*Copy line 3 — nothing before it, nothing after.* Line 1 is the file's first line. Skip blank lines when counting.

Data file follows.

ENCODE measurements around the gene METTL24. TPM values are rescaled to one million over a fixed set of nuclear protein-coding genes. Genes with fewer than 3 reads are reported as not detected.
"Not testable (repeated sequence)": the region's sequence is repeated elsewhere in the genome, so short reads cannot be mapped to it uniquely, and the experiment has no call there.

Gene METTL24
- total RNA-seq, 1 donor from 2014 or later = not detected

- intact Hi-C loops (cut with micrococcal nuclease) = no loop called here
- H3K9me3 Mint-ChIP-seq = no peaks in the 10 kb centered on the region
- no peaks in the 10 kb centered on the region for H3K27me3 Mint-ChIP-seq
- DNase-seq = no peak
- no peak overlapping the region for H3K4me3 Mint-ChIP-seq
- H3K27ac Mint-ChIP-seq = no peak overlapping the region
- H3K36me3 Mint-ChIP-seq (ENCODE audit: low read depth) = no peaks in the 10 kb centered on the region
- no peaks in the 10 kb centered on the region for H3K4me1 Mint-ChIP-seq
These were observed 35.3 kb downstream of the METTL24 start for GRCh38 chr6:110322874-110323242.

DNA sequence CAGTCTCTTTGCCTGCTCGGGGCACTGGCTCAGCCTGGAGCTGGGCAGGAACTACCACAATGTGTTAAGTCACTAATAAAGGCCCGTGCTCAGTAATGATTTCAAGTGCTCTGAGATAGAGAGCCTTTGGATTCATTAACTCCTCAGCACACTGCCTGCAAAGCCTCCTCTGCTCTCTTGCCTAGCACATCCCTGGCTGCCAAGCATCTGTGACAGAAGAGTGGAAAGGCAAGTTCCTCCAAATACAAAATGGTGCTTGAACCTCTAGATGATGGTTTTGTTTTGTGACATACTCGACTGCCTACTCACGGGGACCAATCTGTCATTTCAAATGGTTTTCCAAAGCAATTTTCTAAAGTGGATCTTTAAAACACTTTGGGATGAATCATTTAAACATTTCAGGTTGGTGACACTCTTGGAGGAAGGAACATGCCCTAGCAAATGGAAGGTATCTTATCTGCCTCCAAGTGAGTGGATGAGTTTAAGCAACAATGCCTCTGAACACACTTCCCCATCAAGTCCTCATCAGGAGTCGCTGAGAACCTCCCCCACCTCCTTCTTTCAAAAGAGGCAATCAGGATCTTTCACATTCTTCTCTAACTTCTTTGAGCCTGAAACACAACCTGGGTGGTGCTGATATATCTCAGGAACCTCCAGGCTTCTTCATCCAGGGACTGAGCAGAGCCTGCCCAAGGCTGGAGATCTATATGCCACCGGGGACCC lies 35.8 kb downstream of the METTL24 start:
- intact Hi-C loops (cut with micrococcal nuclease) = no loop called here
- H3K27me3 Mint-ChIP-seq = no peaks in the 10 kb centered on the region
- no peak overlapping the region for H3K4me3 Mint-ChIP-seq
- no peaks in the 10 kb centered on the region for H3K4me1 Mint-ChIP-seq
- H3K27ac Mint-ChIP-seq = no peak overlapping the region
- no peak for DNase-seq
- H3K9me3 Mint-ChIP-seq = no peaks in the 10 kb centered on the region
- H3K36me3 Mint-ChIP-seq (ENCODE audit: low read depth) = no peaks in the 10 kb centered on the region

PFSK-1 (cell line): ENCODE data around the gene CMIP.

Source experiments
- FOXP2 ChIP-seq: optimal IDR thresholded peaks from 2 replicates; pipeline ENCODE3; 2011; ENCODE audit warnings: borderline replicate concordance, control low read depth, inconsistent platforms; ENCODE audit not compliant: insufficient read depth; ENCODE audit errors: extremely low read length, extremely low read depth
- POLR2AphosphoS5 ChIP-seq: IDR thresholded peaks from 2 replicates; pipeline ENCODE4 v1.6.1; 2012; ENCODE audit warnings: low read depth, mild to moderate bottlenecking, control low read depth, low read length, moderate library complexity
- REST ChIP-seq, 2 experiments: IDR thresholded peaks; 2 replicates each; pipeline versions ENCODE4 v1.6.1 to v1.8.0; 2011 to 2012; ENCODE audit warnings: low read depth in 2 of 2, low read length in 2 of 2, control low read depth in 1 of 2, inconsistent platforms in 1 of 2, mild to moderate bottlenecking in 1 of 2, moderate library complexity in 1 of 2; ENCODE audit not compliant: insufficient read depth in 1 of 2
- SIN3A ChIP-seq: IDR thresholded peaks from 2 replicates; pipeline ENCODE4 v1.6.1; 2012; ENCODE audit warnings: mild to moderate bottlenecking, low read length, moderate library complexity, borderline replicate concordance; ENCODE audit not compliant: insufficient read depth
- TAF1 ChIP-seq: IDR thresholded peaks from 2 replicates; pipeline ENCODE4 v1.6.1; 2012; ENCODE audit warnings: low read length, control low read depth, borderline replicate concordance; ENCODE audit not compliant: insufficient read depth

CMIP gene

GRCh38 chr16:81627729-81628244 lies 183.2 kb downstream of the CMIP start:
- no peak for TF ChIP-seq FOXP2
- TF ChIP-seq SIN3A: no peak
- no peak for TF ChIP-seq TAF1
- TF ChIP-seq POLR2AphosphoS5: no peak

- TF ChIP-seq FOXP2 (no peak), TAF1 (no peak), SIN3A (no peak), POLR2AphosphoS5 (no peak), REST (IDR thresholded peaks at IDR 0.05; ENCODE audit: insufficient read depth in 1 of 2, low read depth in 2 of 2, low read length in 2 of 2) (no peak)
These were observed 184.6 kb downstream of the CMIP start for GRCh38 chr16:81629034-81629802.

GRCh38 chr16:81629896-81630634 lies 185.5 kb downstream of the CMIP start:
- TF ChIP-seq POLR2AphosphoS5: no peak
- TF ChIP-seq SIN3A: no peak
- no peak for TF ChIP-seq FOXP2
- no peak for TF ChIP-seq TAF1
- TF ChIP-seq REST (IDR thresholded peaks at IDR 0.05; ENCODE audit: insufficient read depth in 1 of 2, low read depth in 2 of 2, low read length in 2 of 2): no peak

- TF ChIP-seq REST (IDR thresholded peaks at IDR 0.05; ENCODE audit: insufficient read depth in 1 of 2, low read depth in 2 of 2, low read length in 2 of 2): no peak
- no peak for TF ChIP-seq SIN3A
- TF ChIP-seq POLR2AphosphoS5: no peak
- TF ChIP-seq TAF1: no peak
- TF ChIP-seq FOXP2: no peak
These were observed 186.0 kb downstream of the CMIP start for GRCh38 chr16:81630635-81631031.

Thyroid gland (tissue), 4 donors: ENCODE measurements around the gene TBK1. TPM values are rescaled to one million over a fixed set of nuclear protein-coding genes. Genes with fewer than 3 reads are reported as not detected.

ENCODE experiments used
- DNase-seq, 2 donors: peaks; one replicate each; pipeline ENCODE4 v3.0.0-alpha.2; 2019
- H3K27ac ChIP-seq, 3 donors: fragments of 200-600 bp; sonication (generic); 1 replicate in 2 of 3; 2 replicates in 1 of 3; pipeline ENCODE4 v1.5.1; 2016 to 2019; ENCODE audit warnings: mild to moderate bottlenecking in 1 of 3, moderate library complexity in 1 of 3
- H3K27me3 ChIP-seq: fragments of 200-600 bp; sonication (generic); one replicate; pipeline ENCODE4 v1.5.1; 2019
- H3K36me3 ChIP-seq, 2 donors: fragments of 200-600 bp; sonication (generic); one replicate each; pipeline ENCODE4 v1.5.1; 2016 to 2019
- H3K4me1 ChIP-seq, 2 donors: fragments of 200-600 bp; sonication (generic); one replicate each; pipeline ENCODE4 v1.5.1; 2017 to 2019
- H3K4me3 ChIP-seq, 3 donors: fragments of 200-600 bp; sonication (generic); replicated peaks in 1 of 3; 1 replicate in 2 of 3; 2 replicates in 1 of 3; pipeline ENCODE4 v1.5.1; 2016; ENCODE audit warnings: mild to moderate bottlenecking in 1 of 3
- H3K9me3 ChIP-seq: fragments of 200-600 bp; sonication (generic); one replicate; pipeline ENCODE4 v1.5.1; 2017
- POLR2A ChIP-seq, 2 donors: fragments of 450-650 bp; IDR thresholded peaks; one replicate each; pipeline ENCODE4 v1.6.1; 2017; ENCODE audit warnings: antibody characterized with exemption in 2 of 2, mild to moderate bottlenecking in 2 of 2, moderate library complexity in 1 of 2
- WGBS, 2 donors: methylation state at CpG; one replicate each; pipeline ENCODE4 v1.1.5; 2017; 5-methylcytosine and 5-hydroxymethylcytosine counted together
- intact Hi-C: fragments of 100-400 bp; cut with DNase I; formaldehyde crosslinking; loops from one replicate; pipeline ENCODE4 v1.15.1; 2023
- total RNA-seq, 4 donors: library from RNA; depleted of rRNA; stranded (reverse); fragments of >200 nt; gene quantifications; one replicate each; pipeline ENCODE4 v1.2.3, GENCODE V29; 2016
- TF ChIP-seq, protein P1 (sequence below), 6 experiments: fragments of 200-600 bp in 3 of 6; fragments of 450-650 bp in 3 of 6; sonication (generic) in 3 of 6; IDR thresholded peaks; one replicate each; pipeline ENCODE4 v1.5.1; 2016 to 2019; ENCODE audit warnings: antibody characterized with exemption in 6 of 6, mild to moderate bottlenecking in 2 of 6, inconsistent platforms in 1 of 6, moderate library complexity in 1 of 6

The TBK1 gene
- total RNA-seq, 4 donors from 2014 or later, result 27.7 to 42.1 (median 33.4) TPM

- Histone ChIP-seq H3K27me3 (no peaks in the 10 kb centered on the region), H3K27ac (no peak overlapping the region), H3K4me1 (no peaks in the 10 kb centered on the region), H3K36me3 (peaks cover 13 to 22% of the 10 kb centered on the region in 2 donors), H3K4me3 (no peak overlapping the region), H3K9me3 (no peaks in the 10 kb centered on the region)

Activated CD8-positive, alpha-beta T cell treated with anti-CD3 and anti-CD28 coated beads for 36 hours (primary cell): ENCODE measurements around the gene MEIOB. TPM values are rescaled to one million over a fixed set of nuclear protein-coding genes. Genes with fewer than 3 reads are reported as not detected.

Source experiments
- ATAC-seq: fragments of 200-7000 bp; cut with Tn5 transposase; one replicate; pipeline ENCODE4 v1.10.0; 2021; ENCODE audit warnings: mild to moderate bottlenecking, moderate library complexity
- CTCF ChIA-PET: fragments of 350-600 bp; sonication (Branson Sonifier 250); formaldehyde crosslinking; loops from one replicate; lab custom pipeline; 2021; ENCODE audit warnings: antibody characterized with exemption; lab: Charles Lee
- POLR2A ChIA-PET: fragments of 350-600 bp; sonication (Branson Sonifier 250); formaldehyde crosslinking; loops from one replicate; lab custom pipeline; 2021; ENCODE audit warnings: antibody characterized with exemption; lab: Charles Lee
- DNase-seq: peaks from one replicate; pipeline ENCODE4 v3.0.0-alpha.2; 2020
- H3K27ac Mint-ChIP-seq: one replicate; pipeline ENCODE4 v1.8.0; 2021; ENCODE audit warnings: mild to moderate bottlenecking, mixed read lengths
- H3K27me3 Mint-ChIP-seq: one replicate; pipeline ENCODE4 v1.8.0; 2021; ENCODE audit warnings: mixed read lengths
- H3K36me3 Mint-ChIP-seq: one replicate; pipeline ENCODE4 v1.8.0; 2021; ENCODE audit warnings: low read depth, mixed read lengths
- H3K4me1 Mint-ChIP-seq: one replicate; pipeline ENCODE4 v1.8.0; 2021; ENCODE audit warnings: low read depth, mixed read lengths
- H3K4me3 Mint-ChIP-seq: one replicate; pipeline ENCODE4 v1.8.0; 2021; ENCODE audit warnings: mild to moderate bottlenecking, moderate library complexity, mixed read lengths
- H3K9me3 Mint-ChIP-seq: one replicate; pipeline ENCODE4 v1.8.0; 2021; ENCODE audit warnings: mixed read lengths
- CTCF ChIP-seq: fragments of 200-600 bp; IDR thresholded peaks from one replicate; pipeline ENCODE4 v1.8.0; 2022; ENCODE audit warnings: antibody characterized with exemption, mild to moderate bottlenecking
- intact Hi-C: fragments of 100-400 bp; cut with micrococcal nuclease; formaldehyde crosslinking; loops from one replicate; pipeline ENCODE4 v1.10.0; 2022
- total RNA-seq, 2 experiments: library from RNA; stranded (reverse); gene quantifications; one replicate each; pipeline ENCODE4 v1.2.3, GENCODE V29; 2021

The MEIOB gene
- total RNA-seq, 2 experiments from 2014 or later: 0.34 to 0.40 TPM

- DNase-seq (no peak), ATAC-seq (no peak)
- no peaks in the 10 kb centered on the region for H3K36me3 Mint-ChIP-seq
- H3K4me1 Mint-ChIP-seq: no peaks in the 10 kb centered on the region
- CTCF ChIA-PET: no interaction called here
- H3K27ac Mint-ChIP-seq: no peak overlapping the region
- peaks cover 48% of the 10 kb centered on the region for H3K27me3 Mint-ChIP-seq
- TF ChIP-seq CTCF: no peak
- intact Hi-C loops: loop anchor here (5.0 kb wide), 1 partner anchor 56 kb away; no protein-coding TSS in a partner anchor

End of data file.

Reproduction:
Gene METTL24